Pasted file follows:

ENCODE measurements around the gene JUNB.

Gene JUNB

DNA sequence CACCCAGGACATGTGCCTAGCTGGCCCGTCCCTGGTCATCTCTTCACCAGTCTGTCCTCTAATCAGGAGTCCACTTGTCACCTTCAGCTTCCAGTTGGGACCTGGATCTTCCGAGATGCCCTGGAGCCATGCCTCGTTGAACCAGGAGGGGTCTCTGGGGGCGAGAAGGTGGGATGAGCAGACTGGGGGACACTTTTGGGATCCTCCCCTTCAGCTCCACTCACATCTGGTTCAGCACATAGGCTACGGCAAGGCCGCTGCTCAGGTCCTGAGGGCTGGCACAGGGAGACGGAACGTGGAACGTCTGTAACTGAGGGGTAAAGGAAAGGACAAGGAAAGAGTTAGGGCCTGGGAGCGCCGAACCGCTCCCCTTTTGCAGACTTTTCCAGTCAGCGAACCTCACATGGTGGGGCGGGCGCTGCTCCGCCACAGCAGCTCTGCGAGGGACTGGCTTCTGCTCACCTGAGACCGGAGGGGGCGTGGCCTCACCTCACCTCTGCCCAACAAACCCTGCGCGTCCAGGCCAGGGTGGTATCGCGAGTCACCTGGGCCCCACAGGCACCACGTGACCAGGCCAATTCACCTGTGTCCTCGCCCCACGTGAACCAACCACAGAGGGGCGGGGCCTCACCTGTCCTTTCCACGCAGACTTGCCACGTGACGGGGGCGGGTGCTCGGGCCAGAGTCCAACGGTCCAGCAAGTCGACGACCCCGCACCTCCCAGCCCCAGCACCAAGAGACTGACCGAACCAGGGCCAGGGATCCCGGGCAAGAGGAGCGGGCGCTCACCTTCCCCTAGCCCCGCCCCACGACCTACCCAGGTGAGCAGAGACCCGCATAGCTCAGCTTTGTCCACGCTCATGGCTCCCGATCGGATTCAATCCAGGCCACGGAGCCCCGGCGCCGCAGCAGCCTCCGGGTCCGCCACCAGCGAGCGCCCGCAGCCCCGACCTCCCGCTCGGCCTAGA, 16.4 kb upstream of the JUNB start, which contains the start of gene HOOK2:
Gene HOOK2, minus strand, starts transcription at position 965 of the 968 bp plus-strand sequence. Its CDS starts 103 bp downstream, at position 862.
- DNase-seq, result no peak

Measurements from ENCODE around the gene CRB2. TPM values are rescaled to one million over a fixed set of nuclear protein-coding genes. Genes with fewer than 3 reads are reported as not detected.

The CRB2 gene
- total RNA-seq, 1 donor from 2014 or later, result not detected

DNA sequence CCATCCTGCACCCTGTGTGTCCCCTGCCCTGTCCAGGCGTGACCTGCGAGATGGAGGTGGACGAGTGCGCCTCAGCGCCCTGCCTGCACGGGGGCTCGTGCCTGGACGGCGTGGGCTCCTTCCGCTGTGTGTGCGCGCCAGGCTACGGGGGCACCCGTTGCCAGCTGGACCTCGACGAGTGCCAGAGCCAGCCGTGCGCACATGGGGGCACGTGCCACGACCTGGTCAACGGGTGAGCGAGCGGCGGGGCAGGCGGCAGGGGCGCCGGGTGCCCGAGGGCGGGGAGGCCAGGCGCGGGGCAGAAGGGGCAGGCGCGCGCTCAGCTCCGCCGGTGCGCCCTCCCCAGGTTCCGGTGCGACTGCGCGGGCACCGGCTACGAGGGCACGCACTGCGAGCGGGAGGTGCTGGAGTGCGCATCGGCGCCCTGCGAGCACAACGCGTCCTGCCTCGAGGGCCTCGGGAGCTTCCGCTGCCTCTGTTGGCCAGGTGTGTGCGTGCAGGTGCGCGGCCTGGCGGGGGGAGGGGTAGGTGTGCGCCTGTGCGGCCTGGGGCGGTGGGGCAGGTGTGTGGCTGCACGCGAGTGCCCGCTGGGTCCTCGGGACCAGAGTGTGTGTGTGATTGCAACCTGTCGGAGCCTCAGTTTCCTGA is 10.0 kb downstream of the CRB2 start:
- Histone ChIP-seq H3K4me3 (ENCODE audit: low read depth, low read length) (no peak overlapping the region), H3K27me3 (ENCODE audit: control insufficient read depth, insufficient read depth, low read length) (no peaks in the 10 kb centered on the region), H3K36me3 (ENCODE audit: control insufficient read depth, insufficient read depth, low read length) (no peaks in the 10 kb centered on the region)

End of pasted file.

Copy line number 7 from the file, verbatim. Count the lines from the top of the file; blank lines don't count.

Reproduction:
The CRB2 gene